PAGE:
We already know that, for whatever reason, Matthew went in and he and the burglar found each other. Matthew decided to run for his gun, but there’s always the possibility that it might have been better if he’d run out the door instead. Remember that running away is frequently an option; if you can do so safely, you should consider it. It’s almost certain that it would have saved him a bullet in the belly!

Matthew obviously wasn’t carrying his gun on his person. It’s tempting to blame him and say that he should “always” have his gun with him, but remember that this was Super Bowl Sunday — he was out partying. A responsible gun owner doesn’t drink while carrying a firearm; if you want to drink, then the firearm needs to stay locked up at home. If that’s the case here, then I applaud him for making the responsible choice.

Note, though, that I said “locked up at home”. The story doesn’t say specifically but I get the impression that the gun was hidden in the closet, not necessarily locked up. Perhaps he was worried the burglar would find the gun, which is what prompted him to go get it; a quick-access safe would have kept the bad guy from getting to it easily, and might have made the decision to run out the door a little easier.

Remember that there are only two safe places for your defensive firearm: on your person, or locked up. It wasn’t on his person, so I would have rather seen it secured in such a way that the bad guy couldn’t get to it easily.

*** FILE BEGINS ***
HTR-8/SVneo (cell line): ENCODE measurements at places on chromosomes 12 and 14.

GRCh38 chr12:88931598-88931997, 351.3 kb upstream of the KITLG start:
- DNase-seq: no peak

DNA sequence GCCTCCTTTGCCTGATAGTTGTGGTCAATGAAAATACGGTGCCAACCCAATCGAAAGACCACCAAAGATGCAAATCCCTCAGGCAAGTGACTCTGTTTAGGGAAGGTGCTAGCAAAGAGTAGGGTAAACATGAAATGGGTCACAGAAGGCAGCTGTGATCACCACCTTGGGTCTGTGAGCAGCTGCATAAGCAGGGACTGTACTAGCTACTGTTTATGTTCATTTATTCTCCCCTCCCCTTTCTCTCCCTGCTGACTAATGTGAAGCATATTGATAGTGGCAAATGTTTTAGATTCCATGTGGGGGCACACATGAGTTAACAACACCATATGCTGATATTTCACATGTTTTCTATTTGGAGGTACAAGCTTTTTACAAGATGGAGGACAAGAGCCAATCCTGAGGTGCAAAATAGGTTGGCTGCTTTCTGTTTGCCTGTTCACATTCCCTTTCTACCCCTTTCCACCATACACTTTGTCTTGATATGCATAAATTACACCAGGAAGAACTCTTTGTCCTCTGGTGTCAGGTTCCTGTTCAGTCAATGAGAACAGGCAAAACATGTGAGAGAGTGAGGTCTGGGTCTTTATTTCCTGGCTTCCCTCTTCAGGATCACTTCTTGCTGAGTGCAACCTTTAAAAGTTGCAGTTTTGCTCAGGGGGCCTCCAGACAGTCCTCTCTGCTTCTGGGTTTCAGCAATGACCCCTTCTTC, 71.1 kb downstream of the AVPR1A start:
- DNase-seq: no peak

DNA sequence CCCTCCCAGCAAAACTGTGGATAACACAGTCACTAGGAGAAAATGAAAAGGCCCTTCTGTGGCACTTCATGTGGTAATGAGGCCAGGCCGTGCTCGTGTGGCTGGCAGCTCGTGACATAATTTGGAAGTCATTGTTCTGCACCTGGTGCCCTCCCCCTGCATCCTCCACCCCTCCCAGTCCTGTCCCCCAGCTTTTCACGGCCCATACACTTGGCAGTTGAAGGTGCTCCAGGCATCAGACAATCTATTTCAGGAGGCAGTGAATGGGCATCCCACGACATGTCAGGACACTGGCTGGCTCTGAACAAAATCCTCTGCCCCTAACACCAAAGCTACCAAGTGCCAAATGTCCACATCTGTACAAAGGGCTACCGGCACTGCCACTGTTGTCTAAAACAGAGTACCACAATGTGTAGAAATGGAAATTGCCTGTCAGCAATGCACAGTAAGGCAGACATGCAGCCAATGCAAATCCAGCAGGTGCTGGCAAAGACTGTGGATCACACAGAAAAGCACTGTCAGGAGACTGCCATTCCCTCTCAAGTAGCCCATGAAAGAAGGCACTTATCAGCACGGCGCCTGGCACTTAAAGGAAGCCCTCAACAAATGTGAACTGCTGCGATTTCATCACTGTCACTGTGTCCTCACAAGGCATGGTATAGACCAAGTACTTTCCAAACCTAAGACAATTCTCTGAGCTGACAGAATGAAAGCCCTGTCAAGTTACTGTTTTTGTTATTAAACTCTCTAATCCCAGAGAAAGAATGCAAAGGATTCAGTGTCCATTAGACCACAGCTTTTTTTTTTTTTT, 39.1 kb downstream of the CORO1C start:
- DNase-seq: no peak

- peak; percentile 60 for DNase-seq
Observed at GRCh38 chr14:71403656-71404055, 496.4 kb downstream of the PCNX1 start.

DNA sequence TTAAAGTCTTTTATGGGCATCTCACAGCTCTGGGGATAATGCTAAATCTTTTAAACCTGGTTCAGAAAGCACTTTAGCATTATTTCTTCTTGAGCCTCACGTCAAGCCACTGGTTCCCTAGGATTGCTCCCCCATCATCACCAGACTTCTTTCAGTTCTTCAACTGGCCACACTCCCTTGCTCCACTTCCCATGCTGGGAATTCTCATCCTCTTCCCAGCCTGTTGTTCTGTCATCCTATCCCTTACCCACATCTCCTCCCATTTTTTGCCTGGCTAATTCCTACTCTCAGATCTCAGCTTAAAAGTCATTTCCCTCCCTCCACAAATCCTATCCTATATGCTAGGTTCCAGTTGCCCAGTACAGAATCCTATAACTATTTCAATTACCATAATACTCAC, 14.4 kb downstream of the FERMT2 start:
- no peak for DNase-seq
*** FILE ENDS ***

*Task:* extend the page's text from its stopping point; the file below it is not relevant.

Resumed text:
Many people will say “he should have been carrying!” Would it have made a difference here? Maybe, but in the tight confines of an apartment he might also have found himself in a physical altercation with the burglar. When you’re in contact with an attacker the first tendency is to try to get to the gun, and it’s almost always a bad idea. Without good training in dealing with close-quarters defenses the outcome might have been the same.

Remember that just carrying a concealed handgun isn’t enough; you need to know the proper time and methods to employ it as well, especially in a situation like this. Simply saying  “he should have carried his gun!” makes it sound like the gun would have saved him; maybe it would have, but you have to understand that the gun isn’t always a complete answer. Sometimes it’s not even the right one, especially in cases where there is no articulable fear of death or grave bodily harm. Unless the burglar actually attacked him, there may not have been sufficient legal grounds for the use of lethal force.

Unfortunately Matthew made errors that evening and paid for it in blood. Read his story, think about what you’d do in similar circumstances, and use his pain to help you make better decisions should it happen to you!

-=[ Grant Cunningham ]=-

  • Posted by Grant Cunningham
  • On February 20, 2015